Egg (בֵּיצָה, beytsah' so called from its whiteness, ὠόν) occurs, in the plur., of eggs deserted (Isa 10:14), of the eggs of a bird (De 22:6), of the ostrich (Job 39:14), or the cockatrice (Isa 59:5). SEE FOWL; SEE OSTRICH; SEE COCKATRICE. It is apparently in this last sense that an egg is contrasted with a scorpion in Lu 11:12, as a desirable article of food. The body of the scorpion is said to be very like an egg; the head can scarcely be distinguished, as it appears to be joined and continued to the breast. Bochart adduces authorities to prove that scorpions in Judea were about the size of an egg (Job 39:14; Isa 10:14; Isa 59:5). The passage in De 22:6, humanely prohibits the taking away of a brooding bird from a nest, and is similar in its nature to the provision respecting other animals and their young (Le 22:28).
Eggs are usually considered a great delicacy in the East, and are served up with fish and honey at their entertainments. Among the ancient Egyptians poultry seems to have been bred in abundance, and the most remarkable thing connected with it is the manner in which the eggs were hatched by artificial means, and which, from the monuments, we have reason to infer, was known and practiced there at a very early period. At the present time there are as many as four hundred and fifty of these establishments, which, being heavily taxed, produce a large revenue to the government. The proprietors of these egg-ovens make the round of the villages in their vicinity, and collect eggs from the peasants, which are given in charge to the rearers, who, without any previous examination, place all they receive on mats strewed with bran, in a room eleven feet square, with a flat roof, and about four feet high, over which is a chamber of the same size, but with a vaulted roof, about nine feet high; a small aperture in the center of the vaulted roof admitting light during the warm weather, and another of larger diameter immediately below, communicating with the oven, through whose ceiling it is pierced. By this the man descends to observe the eggs; but in the cold season both openings are closed, and a lamp is kept burning instead, another entrance at the front part of the oven being then used for the same purpose, and shut immediately on his quitting it. In the upper room, the fire is disposed along the length of two troughs, based with earthern slabs, reaching from one side to the other against the front and back walls. In the oven the eggs are placed in a line corresponding to and immediately below the fire, where they remain half a day. They are then removed to a warmer place, and replaced by others, and so on, till all have taken their share of the warmest positions, to which each set returns, again and again, in regular succession, till the expiration of six days. They are then held up one by one towards a strong light, and if the egg appears clear, and of a uniform color, it is evident it has not succeeded; but if it shows an opaque substance within, or the appearance of different shades, the chicken is already formed; and these last are all returned to the oven for four days more, their positions being changed as before. At the expiration of the fourth day they are removed to another oven, over which, however, there are no fires, where they remain for five days in one heap, the aperture in the roof being closed with tow to exclude air; after which they are placed separately about one, two, or three inches apart, over the whole surface of the mats, which are sprinkled with a little bran. They are now continually turned and shifted from one part of the mats to another for six or seven days, all air being carefully excluded, and are constantly examined by one of the rearers, who applies each singly to his upper eyelid. Those which are cold prove the chickens to be dead; but warmth greater than that of the human skin is the favorable sign that the eggs have succeeded. The average temperature maintained is from 1000 to 1050. The manager, having been accustomed to his art from his youth, knows from experience the exact temperature required for the success of the operation, without having any instrument like our thermometer to guide him. Each ma'amal, or set of ovens, receives about one hundred and fifty thousand eggs during the annual period of its being brought into use, which is only during about two or three months in the spring. Of this number, generally one quarter, or a third, fail to be productive; so that when the peasants bring their eggs to be hatched, the proprietor of the ma'amal returns one chicken for every two eggs. The fowls produced in this way are inferior both in size and flavor to those of Europe (Wilkinson's Anc. Egyptians, 2:170, Am. ed.; Lane's Mod. Egyptians, 2:5).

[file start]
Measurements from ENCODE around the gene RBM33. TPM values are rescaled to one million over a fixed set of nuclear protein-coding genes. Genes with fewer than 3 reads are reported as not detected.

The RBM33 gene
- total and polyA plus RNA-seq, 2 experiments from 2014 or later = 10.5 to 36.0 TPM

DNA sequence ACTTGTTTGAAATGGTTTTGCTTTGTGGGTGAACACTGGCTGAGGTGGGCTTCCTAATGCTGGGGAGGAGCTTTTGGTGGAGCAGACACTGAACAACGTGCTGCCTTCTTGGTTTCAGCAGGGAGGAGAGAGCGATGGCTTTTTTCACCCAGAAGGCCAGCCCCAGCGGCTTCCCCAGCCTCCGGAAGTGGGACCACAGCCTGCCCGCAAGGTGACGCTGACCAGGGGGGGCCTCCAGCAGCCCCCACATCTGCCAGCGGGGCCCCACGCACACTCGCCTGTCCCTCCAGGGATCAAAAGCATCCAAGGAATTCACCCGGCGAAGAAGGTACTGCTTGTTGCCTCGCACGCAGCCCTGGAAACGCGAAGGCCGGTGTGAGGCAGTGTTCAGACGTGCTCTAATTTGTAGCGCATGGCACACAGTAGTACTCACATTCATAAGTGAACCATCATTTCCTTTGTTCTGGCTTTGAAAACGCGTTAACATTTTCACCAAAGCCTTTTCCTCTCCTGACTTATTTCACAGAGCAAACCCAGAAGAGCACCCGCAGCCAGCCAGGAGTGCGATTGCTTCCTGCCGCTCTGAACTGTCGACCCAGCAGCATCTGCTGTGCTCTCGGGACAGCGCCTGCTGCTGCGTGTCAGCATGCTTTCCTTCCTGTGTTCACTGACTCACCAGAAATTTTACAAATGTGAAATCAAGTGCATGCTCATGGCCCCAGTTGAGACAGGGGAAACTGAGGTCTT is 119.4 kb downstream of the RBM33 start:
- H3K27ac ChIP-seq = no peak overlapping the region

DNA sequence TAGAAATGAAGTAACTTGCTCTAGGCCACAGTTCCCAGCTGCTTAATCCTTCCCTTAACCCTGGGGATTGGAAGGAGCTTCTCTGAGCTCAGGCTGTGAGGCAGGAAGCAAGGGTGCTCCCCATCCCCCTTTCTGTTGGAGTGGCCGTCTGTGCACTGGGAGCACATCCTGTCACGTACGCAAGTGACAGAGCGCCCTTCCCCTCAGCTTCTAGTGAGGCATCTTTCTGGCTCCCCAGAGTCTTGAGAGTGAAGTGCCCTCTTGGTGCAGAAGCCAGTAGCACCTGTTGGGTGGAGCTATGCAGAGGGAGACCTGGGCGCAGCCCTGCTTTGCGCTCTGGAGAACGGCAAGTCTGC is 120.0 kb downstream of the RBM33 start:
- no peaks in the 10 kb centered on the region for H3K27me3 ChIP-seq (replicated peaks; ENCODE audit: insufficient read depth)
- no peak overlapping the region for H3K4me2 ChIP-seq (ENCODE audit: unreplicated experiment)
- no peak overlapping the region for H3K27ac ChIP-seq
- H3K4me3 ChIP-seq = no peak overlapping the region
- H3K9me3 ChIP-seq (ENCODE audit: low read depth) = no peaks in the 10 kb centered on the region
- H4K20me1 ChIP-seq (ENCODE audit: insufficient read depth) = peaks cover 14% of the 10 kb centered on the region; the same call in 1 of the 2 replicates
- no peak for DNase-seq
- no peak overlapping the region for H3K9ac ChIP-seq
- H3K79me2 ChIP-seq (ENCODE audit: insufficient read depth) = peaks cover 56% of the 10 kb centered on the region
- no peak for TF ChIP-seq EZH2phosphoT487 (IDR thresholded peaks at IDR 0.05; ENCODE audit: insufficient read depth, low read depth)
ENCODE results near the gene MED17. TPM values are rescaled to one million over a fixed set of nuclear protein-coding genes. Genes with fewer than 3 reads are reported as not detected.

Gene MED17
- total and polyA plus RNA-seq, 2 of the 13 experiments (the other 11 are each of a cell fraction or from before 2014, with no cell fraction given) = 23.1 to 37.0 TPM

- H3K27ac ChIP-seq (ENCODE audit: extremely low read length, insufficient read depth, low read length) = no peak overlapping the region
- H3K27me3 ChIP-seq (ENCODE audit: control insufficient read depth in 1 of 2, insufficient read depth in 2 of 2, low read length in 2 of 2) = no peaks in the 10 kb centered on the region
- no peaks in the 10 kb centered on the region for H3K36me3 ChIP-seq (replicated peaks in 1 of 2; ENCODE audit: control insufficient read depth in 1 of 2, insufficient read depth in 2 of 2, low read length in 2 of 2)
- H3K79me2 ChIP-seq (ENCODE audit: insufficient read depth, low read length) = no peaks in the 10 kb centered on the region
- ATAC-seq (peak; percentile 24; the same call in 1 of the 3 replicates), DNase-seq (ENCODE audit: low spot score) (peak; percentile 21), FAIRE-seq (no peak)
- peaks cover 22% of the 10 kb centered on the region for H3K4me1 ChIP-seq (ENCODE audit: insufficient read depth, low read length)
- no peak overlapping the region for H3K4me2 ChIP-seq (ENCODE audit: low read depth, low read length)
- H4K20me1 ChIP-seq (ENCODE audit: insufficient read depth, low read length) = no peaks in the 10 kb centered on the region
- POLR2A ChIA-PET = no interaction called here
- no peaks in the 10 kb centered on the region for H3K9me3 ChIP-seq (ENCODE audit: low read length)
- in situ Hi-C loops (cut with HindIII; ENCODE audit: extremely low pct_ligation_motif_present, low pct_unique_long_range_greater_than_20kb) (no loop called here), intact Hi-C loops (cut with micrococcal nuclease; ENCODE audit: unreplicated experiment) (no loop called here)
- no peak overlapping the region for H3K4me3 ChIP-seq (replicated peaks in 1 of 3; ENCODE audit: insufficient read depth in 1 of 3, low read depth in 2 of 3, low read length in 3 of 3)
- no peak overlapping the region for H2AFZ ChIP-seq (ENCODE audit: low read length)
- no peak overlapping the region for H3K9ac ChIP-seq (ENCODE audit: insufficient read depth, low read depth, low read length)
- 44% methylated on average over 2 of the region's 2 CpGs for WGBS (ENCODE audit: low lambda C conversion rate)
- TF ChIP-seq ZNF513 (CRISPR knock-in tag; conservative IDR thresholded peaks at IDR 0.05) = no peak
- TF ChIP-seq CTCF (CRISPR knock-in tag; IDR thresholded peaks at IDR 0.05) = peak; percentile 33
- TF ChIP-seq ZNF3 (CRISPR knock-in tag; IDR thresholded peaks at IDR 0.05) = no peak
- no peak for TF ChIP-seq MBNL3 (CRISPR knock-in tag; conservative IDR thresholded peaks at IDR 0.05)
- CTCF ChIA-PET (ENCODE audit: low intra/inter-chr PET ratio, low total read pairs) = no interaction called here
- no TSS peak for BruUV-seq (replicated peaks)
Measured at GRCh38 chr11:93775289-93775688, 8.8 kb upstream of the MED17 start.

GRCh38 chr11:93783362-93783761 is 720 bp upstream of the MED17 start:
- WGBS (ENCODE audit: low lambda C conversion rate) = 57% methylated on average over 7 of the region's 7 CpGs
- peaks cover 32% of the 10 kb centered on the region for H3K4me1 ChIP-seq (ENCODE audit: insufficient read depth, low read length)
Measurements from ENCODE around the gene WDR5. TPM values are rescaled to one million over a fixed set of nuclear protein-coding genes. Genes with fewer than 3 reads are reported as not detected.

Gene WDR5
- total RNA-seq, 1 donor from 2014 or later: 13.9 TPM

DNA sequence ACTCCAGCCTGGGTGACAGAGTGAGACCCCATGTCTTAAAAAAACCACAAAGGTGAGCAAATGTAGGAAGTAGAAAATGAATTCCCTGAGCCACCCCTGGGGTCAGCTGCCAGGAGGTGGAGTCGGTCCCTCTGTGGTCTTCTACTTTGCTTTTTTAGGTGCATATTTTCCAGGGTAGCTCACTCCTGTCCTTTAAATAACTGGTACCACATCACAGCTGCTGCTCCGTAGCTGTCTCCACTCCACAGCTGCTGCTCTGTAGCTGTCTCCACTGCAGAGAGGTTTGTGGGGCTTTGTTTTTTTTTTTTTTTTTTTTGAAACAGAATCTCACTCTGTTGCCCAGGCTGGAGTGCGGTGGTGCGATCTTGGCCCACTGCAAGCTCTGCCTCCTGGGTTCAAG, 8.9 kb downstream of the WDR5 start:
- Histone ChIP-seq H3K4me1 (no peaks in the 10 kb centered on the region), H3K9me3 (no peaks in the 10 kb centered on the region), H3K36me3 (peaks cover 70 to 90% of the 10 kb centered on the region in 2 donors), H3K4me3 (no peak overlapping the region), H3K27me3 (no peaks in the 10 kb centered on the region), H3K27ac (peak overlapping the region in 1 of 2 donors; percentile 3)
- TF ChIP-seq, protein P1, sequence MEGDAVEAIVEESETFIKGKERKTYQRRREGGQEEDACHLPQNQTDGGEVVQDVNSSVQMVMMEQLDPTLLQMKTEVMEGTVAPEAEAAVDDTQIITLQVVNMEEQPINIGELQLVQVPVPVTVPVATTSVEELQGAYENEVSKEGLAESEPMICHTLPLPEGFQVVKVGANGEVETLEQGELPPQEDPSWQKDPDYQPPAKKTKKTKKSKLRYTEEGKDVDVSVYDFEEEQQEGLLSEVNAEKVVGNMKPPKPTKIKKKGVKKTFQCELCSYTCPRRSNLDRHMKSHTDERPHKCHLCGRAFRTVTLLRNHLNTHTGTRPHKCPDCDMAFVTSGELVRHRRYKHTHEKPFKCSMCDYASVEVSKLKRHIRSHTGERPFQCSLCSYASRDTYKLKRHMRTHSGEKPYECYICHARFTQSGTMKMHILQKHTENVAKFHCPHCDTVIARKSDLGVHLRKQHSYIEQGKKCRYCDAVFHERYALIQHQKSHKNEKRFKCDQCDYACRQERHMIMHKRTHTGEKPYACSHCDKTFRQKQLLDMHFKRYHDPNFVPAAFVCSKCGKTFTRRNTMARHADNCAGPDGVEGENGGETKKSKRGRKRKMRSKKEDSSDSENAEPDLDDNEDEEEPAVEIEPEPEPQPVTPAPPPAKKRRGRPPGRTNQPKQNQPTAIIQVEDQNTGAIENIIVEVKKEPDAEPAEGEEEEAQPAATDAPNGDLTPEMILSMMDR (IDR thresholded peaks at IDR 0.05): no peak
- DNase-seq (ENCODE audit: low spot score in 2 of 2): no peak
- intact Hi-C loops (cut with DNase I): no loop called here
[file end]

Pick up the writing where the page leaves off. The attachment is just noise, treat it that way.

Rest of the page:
The word חִלָּמוּת challamuth', in Job 6:6, which our translators have rendered "the white of an egg," is so rendered by the Hebrew interpreters, and the Targum, or rather, "the slime of the yolk of an egg." The Syriac interpretation gives "a tasteless herb," which is there proverbially used for something unsavory or insipid. SEE PURSLAIN.